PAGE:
The gangly youth before him had dyed his hair from platinum back to its natural color of black.
Uncertain how to explain things, she turned and swept her pink-dyed hair from her back to show him the mating mark.
Naturally white-blonde, she'd dyed it pink on a whim last weekend.
These native cloths are exceedingly durable, and many of them are ornamented by using dyed yarns and in other ways: Southern Nigeria (Lagos) and northern Nigeria are the most important cotton countries amongst the British possessions on the coast.
Spotted and discoloured straws are dyed either in pipe or in plait.
A modern Bedouin equivalent has long sleeves; it is common to both sexes, the chief difference lying in the colour - white for men, dyed with indigo for women.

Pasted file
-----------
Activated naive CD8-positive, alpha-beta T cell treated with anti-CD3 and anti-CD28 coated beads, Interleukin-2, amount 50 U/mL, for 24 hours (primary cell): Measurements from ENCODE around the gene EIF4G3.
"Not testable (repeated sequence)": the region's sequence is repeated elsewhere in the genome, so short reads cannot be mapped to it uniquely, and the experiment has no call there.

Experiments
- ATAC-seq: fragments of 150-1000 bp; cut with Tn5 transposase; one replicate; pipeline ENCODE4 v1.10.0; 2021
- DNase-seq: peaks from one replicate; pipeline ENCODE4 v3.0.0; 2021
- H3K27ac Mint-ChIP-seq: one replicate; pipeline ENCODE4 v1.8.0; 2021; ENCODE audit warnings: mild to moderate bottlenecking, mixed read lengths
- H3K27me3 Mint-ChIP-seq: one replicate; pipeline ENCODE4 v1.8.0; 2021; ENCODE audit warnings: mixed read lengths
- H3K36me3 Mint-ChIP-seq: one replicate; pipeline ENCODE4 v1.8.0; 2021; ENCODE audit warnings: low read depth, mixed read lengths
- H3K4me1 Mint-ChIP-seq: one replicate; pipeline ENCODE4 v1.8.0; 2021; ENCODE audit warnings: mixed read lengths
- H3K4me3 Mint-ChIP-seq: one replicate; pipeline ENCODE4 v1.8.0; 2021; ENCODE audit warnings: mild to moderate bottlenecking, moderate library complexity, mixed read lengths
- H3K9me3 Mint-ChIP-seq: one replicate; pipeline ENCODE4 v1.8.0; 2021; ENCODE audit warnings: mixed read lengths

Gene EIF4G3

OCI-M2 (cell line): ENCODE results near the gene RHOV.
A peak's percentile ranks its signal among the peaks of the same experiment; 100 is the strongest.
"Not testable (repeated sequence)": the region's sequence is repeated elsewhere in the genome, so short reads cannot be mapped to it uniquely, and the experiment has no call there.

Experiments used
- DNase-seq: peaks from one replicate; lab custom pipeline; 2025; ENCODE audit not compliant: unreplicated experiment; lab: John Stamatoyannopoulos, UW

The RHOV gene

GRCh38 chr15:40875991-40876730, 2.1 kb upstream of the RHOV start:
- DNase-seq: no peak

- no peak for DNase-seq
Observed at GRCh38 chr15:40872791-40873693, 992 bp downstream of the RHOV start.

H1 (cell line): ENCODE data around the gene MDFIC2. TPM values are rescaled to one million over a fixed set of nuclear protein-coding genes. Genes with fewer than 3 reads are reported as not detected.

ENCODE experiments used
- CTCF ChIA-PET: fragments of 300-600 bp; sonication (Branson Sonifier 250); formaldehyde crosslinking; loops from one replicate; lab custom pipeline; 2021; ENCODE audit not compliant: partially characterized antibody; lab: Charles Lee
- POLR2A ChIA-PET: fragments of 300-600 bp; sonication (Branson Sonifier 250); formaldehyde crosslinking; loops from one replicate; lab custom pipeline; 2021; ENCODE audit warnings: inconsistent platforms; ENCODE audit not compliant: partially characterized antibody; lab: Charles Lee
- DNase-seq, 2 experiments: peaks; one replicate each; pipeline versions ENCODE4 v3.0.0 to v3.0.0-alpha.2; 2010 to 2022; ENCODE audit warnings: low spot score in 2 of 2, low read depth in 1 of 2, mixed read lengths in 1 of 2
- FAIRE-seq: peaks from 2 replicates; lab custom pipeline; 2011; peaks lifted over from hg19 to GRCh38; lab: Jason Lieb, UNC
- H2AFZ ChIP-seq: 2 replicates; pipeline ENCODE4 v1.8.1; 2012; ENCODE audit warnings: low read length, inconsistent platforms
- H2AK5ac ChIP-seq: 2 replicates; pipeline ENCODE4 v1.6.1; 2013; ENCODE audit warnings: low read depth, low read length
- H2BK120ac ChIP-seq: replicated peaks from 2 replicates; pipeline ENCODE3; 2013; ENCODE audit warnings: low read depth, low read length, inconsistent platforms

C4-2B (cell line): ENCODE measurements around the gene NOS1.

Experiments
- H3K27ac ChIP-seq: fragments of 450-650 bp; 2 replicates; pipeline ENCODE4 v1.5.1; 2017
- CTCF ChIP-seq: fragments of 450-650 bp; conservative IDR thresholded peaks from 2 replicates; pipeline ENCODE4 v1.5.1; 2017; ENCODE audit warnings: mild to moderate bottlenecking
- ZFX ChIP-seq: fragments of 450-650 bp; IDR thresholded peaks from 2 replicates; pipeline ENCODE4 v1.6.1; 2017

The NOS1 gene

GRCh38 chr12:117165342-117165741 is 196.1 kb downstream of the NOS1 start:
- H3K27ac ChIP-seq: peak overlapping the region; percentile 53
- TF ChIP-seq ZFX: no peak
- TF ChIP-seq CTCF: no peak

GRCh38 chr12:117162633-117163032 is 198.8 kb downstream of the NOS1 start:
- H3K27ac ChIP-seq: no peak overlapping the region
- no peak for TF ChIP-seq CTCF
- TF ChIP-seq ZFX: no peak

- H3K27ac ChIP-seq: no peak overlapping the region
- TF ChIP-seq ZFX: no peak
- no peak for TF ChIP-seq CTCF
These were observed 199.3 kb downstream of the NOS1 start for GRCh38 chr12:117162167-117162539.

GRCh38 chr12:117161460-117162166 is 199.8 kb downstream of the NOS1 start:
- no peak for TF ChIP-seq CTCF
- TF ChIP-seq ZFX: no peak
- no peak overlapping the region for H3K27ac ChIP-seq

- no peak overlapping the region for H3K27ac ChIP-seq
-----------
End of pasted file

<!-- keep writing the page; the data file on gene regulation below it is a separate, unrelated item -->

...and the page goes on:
In ancient Ireland a king's mantle was dyed with saffron, and even down to the 17th century the "lein-croich," or saffron-dyed shirt, was worn by persons of rank in the Hebrides.
The addition of brilliant ornamentation in shell, teeth, feathers, wings of insects and dyed fibres completed the round of the textile art.
They are then allowed to cool and mellow, are stripped and carefully dried in sun and air and remain dyed a rich tawny brown or buff colour.
They are also dyed a sable colour.
Among the principal imitations of other furs is musquash, out of which the top hair has been pulled and the undergrowth of wool clipped and dyed exactly the same colour as is used for seal, which is then offered as seal or red river seal.
Even in Calidas' drama of Sacontala, we read of "rills dyed yellow with the golden dust of the lotus."
The mother smoothed the folds of her dyed silk dress before a large Venetian mirror in the wall, and in her trodden-down shoes briskly ascended the carpeted stairs.